Maryland allows child care centers to expand capacity
November 16, 2020
The Maryland State Department of Education (MSDE) announced that Maryland child care centers were to open to full capacity on Thursday, Oct. 8. Now, there can be as many as 30 children per facility with two teachers for every 15 students.
This policy was an effort both to stimulate the economy and help parents who used to rely on child care providers before the pandemic.
“The COVID-19 pandemic changed the landscape of child care more dramatically than any other phenomenon in the history of our State,” the MSDE stated in their recovery plan.
Over the past few months, Maryland has been opening child care centers on a gradual basis. The state began with Pre-Recovery, in which only the children of essential workers attended programs. Then, in three phases, Maryland planned full recovery; the third phase is now in action.
“It’s a game-changer,” Richard Huffman, CEO of the Celebree day care and education program, told The Baltimore Sun. “It allows for us to do what we do best, and it allows more parents to go back to work. It’s going to be a huge part of the state’s recovery.”
Child care closings took a toll not just on providers but on parents. Many struggle to balance caring for children and completing their work.
“It’s a critical issue,” Governor Larry Hogan told Child Care Aware of America in July, when child care centers were partially open. “How do you protect kids, and provide parents some opportunity while keeping those youngsters safe? Certain people, especially at the lower end of the socioeconomic chain, have to show up for work; they can’t just work from home, and they’ve got young kids. In some cases there are single parents that have to take care of them.”
Like many other teachers at Richard Montgomery High School, Amy Huque, the World Languages resource teacher, is a parent to young children. She is currently sending her children to child care centers. “While it was definitely nerve-wracking sending my children into group situations at first, it was the right thing for my family,” Huque said. “Child care is absolutely essential for working families, regardless if the parents are working at home or on-site.”
Social studies teacher John Pearce, also a parent, keeps his children at home. “I don’t necessarily think it’s wise, opening up, from just a purely economic perspective. At the same time, I think it’s necessary because there’s a lot of parents that don’t have a lot of options,” Pearce said. “I’m very fortunate to be able to keep my kids home, and I know that a lot of parents don’t have that.”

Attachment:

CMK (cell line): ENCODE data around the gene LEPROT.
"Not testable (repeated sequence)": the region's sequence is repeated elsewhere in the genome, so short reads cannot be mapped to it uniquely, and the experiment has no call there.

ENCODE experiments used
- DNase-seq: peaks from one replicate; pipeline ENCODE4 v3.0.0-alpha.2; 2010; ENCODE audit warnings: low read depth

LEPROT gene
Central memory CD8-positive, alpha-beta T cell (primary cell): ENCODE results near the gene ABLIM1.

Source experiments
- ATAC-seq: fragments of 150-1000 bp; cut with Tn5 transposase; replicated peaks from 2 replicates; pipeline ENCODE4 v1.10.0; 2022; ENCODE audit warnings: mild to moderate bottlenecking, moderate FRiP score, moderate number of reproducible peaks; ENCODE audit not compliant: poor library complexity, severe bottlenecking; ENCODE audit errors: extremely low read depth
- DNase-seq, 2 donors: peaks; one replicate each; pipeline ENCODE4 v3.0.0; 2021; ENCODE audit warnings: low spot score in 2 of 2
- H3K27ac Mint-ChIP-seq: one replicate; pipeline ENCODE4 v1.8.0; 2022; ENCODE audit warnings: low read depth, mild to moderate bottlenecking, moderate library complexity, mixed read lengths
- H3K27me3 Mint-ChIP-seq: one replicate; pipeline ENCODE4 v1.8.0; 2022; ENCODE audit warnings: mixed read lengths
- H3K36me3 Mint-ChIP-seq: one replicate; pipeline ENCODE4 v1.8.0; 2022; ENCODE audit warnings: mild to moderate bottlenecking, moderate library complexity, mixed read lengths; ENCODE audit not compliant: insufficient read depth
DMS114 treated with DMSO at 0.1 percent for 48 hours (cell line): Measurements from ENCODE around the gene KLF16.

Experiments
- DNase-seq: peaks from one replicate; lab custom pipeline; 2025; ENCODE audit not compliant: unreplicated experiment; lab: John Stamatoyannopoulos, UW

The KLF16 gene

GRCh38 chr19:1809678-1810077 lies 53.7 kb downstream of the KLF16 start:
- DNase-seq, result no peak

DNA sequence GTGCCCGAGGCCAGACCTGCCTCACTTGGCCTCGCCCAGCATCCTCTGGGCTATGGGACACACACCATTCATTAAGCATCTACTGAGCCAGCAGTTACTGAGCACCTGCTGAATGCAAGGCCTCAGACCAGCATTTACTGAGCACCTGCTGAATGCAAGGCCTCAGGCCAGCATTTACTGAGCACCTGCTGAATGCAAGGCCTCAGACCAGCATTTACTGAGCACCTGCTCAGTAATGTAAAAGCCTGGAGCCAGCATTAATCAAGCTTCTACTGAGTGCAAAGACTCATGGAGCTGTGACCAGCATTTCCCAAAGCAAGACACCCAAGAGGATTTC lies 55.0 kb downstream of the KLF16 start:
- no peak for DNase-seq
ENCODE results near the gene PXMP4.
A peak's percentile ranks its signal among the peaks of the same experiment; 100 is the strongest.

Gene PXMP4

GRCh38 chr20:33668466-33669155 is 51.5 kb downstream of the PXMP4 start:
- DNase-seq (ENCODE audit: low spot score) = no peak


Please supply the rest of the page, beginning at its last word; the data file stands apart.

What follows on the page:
According to Huque, parenting and working are stressful matters. “Meeting the social, emotional, academic, and physical needs of our children while trying to attend meetings and do our work was very difficult and stressful,” Huque said. “I would wake at 5 a.m. to get 2-3 hours of work in before the children woke up and frequently worked from 9-11 pm after the kids were in bed.”
During the pandemic, some busy parents have also resorted to sending their children to unlicensed child care providers who do not meet state regulations. The reopenings will therefore also protect children from such risks. According to WTOP, at least 13 Maryland children have died from 2010-2014 due to abuse and lack of safety measures from unlicensed child care providers.
“There are no background checks, no oversight and parents cannot be sure their children are in a safe environment,” Maryland State Superintendent Karen B. Salmon said of these providers, according to CBS Baltimore.
But how safe will these reopenings be? “Research suggests that pediatric coronavirus disease 2019 (COVID-19) cases might be less severe than cases in adults,” the MSDE writes in their recovery plan. “Today, daily child care operations include increased health and hygiene measures such as wearing masks, conducting temperature checks, frequent hand-washing, on-going sanitation, and practicing social distancing.”
As the second wave of the pandemic approaches, the benefits and logistics of public reopenings remain a question. “If we felt like the numbers were safe, we would be willing to send them back, but we would have to kind of look at what the situation was with the pandemic,” Pearce said.
“Provided that the child care provider is following safety protocols, taking COVID seriously, and maintaining honesty and open communication with families, I fully support child care centers being fully open,” Huque said. “Full-time working parents cannot meet the needs of their very young children while simultaneously working. It is not good for the child, the parents, or the work.”